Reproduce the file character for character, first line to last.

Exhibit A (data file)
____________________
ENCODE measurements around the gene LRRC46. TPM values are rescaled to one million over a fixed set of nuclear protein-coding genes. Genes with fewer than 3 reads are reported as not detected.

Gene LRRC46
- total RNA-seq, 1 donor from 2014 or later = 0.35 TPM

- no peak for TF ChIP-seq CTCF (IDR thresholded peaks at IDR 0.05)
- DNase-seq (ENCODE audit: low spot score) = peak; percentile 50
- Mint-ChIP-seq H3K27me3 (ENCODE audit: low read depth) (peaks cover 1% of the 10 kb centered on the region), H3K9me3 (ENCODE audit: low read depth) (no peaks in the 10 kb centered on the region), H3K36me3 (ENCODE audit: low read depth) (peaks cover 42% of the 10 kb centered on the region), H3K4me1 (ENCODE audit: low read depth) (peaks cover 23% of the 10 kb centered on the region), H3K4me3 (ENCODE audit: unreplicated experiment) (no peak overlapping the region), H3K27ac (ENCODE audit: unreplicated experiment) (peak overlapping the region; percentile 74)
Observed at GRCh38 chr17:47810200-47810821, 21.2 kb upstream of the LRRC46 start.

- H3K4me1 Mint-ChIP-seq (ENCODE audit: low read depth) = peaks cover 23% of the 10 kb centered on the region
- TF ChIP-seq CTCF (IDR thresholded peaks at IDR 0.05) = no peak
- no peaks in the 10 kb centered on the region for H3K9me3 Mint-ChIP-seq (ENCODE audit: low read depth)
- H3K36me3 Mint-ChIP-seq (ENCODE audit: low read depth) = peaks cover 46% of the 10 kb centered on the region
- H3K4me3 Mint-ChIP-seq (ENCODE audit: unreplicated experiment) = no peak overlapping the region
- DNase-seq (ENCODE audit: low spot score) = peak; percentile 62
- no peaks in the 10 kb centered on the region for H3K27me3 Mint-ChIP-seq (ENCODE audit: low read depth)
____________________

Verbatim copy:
ENCODE measurements around the gene LRRC46. TPM values are rescaled to one million over a fixed set of nuclear protein-coding genes. Genes with fewer than 3 reads are reported as not detected.

Gene LRRC46
- total RNA-seq, 1 donor from 2014 or later = 0.35 TPM

- no peak for TF ChIP-seq CTCF (IDR thresholded peaks at IDR 0.05)
- DNase-seq (ENCODE audit: low spot score) = peak; percentile 50
- Mint-ChIP-seq H3K27me3 (ENCODE audit: low read depth) (peaks cover 1% of the 10 kb centered on the region), H3K9me3 (ENCODE audit: low read depth) (no peaks in the 10 kb centered on the region), H3K36me3 (ENCODE audit: low read depth) (peaks cover 42% of the 10 kb centered on the region), H3K4me1 (ENCODE audit: low read depth) (peaks cover 23% of the 10 kb centered on the region), H3K4me3 (ENCODE audit: unreplicated experiment) (no peak overlapping the region), H3K27ac (ENCODE audit: unreplicated experiment) (peak overlapping the region; percentile 74)
Observed at GRCh38 chr17:47810200-47810821, 21.2 kb upstream of the LRRC46 start.

- H3K4me1 Mint-ChIP-seq (ENCODE audit: low read depth) = peaks cover 23% of the 10 kb centered on the region
- TF ChIP-seq CTCF (IDR thresholded peaks at IDR 0.05) = no peak
- no peaks in the 10 kb centered on the region for H3K9me3 Mint-ChIP-seq (ENCODE audit: low read depth)
- H3K36me3 Mint-ChIP-seq (ENCODE audit: low read depth) = peaks cover 46% of the 10 kb centered on the region
- H3K4me3 Mint-ChIP-seq (ENCODE audit: unreplicated experiment) = no peak overlapping the region
- DNase-seq (ENCODE audit: low spot score) = peak; percentile 62
- no peaks in the 10 kb centered on the region for H3K27me3 Mint-ChIP-seq (ENCODE audit: low read depth)